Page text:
Alicia Sasser Modestino is an Associate Professor with appointments in the School of Public Policy and Urban Affairs and the Department of Economics at Northeastern University. Since 2015, Dr. Modestino has also served as the Associate Director of the Dukakis Center for Urban and Regional Policy. She is also a nonresident fellow at the Brookings Metropolitan Policy Program and an invited researcher of the Abdul Latif Jameel Poverty Action Lab (J-PAL) at MIT. Previously, Modestino was a Senior Economist at the Federal Reserve Bank of Boston where she led numerous research projects on regional economic and policy issues.
Modestino’s research has focused on gender dynamics in the labor market including several studies on the impact of career and family responsibilities on the gender wage gap. Her work has been published in leading peer-reviewed publications including Review of Economics and Statistics, Journal of Human Resources, Labour Economics, Health Affairs, Journal of Policy Analysis and Management, and Regional Science and Urban Economics. Dr. Modestino’s research has also been covered extensively in the media including the Wall Street Journal, the Washington Post, Bloomberg, the Christian Science Monitor, Politico, and Vox. She has appeared on NPR’s On Point, WBUR’s Radio Boston, NBC News and Fox25 News.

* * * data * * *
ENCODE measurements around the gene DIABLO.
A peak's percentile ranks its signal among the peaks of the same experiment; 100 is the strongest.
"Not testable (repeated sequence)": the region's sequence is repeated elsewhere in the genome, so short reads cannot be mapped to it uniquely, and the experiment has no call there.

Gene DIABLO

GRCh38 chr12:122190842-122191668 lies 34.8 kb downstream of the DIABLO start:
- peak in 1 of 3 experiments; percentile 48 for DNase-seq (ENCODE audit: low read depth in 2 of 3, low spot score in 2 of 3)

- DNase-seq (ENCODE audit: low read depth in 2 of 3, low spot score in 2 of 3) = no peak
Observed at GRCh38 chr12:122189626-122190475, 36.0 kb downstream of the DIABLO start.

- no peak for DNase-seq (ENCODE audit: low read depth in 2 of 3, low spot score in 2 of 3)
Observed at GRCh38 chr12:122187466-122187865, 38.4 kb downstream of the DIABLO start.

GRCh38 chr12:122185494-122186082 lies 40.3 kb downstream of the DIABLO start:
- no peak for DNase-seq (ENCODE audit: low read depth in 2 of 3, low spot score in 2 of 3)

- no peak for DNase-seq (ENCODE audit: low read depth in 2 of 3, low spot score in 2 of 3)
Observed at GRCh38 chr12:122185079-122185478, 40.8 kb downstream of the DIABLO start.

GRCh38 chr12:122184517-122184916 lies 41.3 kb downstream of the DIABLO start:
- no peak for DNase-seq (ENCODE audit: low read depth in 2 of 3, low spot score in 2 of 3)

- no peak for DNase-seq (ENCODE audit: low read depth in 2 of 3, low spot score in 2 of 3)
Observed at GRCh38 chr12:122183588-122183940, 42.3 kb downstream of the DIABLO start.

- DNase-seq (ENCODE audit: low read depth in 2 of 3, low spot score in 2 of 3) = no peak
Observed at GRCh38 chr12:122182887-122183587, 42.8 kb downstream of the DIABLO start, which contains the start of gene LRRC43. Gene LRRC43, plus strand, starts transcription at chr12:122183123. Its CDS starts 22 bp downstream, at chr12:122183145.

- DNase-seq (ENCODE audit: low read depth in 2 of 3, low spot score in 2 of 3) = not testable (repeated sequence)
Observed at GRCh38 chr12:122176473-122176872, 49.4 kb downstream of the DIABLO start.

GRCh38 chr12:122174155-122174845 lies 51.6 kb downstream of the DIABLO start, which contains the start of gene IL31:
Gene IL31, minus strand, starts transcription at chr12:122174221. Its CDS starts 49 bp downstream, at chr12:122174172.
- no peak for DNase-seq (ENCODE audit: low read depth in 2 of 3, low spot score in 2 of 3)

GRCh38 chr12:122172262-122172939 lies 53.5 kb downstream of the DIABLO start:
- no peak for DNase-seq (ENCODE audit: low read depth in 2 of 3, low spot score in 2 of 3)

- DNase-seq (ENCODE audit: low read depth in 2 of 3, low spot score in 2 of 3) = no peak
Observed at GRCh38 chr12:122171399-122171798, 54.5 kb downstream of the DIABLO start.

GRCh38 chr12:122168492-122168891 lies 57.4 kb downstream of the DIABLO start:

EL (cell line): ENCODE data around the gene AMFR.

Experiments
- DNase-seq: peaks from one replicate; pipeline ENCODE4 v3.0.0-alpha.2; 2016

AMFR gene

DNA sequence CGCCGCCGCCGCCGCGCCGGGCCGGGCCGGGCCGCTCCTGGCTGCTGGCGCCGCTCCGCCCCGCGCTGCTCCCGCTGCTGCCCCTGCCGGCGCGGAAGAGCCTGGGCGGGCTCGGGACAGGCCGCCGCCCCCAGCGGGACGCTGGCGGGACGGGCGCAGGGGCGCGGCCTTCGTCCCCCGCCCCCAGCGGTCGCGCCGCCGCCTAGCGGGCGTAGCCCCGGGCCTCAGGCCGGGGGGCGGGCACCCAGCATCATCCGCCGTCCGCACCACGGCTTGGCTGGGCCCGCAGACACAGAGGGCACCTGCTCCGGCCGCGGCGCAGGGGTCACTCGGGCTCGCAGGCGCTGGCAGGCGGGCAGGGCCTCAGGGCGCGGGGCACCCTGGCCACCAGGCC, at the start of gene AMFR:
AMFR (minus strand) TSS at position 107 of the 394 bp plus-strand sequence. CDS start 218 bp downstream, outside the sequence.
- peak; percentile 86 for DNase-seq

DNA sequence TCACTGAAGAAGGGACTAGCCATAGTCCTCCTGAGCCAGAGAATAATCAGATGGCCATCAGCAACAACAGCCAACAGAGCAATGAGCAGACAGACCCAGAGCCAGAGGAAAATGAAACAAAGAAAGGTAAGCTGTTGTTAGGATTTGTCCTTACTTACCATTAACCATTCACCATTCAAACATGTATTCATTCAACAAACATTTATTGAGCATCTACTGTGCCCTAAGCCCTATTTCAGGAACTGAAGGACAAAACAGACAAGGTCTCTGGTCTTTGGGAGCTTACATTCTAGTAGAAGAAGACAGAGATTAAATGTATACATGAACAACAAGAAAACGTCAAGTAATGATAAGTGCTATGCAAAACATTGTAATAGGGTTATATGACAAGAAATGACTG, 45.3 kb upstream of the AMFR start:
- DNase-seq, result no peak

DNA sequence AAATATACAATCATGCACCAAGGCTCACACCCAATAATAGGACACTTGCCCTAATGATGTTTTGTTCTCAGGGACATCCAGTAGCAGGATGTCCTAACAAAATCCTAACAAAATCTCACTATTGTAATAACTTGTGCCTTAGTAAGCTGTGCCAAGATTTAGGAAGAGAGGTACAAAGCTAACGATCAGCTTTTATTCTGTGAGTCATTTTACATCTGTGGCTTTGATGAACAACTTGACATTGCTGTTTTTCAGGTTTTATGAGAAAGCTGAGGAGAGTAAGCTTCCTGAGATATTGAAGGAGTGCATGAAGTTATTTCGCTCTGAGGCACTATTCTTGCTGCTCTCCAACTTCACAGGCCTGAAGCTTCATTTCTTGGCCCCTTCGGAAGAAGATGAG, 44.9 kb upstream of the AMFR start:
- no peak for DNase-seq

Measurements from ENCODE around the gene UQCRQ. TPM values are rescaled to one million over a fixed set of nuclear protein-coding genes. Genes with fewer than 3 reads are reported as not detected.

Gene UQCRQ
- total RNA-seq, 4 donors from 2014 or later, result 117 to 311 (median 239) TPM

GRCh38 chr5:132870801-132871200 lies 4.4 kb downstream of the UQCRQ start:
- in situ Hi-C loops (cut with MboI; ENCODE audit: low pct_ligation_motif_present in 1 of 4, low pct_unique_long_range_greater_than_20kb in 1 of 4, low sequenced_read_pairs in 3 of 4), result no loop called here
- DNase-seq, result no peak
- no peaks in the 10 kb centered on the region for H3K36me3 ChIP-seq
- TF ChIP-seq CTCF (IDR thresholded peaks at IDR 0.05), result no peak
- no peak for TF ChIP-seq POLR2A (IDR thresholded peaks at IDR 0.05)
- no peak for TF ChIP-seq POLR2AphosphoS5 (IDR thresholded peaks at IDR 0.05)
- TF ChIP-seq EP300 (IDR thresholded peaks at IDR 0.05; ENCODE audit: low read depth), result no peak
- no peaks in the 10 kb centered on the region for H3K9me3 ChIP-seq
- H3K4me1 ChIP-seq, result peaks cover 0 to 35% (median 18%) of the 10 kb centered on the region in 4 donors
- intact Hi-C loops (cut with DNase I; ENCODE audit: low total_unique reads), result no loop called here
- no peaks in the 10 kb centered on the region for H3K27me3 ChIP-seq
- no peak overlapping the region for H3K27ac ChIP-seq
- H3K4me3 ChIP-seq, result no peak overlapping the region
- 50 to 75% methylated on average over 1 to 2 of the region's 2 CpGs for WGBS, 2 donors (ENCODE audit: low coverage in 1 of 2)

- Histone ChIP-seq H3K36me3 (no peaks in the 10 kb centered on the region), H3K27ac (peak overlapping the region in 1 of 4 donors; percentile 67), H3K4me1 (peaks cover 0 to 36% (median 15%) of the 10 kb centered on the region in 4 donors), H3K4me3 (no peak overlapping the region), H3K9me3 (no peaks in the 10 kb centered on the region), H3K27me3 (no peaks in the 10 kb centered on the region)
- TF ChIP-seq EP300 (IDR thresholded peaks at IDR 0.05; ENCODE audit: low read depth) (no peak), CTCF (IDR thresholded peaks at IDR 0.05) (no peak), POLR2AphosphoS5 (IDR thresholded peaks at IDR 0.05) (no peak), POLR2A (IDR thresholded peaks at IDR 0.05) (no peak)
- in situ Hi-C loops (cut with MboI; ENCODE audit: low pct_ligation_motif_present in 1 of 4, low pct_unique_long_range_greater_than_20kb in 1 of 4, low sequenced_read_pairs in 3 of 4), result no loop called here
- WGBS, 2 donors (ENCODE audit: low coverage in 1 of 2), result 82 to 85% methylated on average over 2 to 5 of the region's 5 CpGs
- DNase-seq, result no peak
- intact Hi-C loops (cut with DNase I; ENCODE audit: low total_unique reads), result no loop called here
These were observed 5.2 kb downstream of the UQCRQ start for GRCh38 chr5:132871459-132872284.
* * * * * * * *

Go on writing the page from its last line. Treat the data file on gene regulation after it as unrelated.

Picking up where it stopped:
As a WAPP Research Fellow, Dr. Modestino will be pursuing two projects. The first is a new line of research that that examines implicit bias within the economics profession by studying gender differences in seminar dynamics. She has collected data across a variety of professional settings including job market talks, department seminars, and professional conferences that captures every interaction between the speaker and the audience, including the gender and seniority of those making interjections, and the type and tenor of their question or comment. Using this data, she will explore whether women experience disparate treatment during seminars and how this translates into disparate impact for female economists in terms of job placement.
The second project will study household decision making regarding work/caregiving arrangements during the COVID-19 pandemic, a period during which there has been a large and unexpected shock to the availability of childcare. Using longitudinal data collected through a national panel survey, Dr. Modestino will study changes in household work and childcare arrangements and the gender differences in time spent on activities before, during, and after the economic disruption caused by the pandemic. She will also study the impact of changes in work and caregiving on mental health, parental stress, and attitudes towards policies and practices that support working families. Modestino holds both a Master’s degree and a Ph.D. in Economics from Harvard University, where she also served as a doctoral fellow in the Inequality and Social Policy Program at the Kennedy School of Government.
Economics, labor economics, public policy